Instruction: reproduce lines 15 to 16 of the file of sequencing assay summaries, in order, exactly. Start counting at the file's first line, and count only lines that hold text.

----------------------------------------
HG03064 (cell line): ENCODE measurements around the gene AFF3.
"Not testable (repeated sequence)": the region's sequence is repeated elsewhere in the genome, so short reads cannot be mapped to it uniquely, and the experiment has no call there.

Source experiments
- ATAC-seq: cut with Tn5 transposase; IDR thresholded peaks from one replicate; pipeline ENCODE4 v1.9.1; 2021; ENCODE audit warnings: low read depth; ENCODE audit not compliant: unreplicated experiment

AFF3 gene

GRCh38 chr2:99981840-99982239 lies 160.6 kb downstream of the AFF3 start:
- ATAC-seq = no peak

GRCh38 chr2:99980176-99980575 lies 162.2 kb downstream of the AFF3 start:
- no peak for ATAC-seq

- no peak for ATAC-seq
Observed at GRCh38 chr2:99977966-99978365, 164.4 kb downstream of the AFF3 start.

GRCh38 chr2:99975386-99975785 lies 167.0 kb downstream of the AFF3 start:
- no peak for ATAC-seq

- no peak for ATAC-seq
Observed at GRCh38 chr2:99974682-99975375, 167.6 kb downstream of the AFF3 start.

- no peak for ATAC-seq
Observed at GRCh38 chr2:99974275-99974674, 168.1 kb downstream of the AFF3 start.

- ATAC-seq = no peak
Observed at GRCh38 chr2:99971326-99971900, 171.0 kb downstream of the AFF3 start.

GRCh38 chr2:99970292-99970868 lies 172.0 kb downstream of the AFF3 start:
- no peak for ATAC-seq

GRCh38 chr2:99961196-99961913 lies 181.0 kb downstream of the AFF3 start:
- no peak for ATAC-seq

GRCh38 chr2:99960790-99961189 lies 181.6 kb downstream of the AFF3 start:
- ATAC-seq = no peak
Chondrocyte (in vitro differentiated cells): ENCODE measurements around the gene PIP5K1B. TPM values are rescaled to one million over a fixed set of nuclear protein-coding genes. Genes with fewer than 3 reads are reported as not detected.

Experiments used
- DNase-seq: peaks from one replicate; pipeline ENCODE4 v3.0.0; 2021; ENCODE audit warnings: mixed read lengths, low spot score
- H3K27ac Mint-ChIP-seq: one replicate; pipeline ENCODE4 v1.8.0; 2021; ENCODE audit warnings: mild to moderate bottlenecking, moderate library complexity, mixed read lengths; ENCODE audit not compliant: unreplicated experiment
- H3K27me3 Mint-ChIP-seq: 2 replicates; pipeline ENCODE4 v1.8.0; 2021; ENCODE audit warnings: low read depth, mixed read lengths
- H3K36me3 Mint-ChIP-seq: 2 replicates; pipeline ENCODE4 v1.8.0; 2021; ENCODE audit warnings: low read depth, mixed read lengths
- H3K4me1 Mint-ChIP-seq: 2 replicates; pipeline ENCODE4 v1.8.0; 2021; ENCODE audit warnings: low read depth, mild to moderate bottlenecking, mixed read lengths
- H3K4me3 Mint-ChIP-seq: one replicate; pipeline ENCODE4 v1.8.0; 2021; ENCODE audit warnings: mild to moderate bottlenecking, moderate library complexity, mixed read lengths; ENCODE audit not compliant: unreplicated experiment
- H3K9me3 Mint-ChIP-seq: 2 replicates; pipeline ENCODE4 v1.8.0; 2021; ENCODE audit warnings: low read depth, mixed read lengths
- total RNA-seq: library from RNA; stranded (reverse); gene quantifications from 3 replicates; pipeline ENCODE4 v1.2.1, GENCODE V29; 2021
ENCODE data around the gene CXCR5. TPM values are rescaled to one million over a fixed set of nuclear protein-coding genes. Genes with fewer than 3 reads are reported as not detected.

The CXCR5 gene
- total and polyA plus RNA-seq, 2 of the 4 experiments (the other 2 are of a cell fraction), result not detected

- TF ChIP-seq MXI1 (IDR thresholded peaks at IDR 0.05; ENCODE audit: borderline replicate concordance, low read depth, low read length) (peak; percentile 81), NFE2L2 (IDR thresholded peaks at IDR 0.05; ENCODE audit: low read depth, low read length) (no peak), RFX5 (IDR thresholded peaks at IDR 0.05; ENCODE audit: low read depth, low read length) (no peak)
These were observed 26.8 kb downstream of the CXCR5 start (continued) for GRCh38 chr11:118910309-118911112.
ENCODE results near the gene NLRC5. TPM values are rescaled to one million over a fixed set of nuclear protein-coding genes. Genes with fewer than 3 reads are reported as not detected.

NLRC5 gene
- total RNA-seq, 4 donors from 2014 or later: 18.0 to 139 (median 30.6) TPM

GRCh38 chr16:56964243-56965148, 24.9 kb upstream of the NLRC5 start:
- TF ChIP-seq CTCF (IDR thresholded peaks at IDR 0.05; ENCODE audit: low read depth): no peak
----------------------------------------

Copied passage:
Observed at GRCh38 chr2:99974682-99975375, 167.6 kb downstream of the AFF3 start.

- no peak for ATAC-seq